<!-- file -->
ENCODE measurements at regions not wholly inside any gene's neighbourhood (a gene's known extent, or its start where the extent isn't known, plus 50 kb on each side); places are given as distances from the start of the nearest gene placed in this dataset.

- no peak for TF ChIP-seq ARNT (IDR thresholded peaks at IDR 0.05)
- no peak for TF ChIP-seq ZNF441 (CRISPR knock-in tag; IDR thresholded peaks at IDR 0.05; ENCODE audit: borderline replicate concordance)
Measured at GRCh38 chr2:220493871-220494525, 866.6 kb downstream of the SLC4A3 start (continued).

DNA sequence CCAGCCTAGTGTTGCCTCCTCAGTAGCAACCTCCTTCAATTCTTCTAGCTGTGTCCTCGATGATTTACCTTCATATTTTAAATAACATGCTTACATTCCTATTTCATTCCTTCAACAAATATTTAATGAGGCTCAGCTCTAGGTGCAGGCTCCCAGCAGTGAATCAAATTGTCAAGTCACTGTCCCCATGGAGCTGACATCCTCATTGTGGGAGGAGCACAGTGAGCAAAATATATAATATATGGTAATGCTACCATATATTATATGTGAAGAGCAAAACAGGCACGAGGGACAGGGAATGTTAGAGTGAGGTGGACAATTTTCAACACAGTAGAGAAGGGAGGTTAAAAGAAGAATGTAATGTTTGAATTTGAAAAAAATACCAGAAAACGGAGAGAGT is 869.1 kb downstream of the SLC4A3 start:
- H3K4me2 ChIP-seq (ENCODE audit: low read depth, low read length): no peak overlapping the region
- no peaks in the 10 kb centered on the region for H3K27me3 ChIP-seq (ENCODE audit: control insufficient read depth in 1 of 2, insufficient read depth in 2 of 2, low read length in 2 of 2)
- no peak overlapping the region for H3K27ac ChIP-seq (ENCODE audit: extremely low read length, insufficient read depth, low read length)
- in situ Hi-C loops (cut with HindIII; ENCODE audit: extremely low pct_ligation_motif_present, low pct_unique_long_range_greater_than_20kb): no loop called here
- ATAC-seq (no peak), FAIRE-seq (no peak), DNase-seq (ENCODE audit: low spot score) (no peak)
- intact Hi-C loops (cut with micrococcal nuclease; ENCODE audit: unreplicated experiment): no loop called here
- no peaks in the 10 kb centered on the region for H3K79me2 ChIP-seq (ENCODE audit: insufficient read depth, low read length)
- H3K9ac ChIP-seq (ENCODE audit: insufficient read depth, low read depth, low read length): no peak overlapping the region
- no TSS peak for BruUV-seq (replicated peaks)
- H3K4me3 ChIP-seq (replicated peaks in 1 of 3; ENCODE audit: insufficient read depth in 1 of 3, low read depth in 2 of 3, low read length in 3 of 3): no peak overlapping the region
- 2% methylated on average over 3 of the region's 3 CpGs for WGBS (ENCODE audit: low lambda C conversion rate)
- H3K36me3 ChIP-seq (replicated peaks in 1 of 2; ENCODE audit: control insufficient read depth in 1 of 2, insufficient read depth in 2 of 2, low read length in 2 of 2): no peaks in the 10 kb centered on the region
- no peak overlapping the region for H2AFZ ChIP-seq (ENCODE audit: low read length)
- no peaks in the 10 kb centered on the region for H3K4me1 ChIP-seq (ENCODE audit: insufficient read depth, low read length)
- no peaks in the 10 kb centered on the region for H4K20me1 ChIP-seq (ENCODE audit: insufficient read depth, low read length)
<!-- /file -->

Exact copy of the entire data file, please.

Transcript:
ENCODE measurements at regions not wholly inside any gene's neighbourhood (a gene's known extent, or its start where the extent isn't known, plus 50 kb on each side); places are given as distances from the start of the nearest gene placed in this dataset.

- no peak for TF ChIP-seq ARNT (IDR thresholded peaks at IDR 0.05)
- no peak for TF ChIP-seq ZNF441 (CRISPR knock-in tag; IDR thresholded peaks at IDR 0.05; ENCODE audit: borderline replicate concordance)
Measured at GRCh38 chr2:220493871-220494525, 866.6 kb downstream of the SLC4A3 start (continued).

DNA sequence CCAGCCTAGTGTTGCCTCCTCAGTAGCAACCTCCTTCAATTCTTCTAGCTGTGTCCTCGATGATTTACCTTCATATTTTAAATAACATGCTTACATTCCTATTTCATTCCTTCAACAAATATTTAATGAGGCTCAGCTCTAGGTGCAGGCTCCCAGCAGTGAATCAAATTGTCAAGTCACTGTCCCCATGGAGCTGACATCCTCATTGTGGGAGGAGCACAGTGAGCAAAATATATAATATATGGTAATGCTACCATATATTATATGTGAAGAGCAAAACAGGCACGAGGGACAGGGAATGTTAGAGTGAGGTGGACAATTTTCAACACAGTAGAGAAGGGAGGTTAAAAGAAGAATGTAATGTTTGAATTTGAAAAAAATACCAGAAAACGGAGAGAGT is 869.1 kb downstream of the SLC4A3 start:
- H3K4me2 ChIP-seq (ENCODE audit: low read depth, low read length): no peak overlapping the region
- no peaks in the 10 kb centered on the region for H3K27me3 ChIP-seq (ENCODE audit: control insufficient read depth in 1 of 2, insufficient read depth in 2 of 2, low read length in 2 of 2)
- no peak overlapping the region for H3K27ac ChIP-seq (ENCODE audit: extremely low read length, insufficient read depth, low read length)
- in situ Hi-C loops (cut with HindIII; ENCODE audit: extremely low pct_ligation_motif_present, low pct_unique_long_range_greater_than_20kb): no loop called here
- ATAC-seq (no peak), FAIRE-seq (no peak), DNase-seq (ENCODE audit: low spot score) (no peak)
- intact Hi-C loops (cut with micrococcal nuclease; ENCODE audit: unreplicated experiment): no loop called here
- no peaks in the 10 kb centered on the region for H3K79me2 ChIP-seq (ENCODE audit: insufficient read depth, low read length)
- H3K9ac ChIP-seq (ENCODE audit: insufficient read depth, low read depth, low read length): no peak overlapping the region
- no TSS peak for BruUV-seq (replicated peaks)
- H3K4me3 ChIP-seq (replicated peaks in 1 of 3; ENCODE audit: insufficient read depth in 1 of 3, low read depth in 2 of 3, low read length in 3 of 3): no peak overlapping the region
- 2% methylated on average over 3 of the region's 3 CpGs for WGBS (ENCODE audit: low lambda C conversion rate)
- H3K36me3 ChIP-seq (replicated peaks in 1 of 2; ENCODE audit: control insufficient read depth in 1 of 2, insufficient read depth in 2 of 2, low read length in 2 of 2): no peaks in the 10 kb centered on the region
- no peak overlapping the region for H2AFZ ChIP-seq (ENCODE audit: low read length)
- no peaks in the 10 kb centered on the region for H3K4me1 ChIP-seq (ENCODE audit: insufficient read depth, low read length)
- no peaks in the 10 kb centered on the region for H4K20me1 ChIP-seq (ENCODE audit: insufficient read depth, low read length)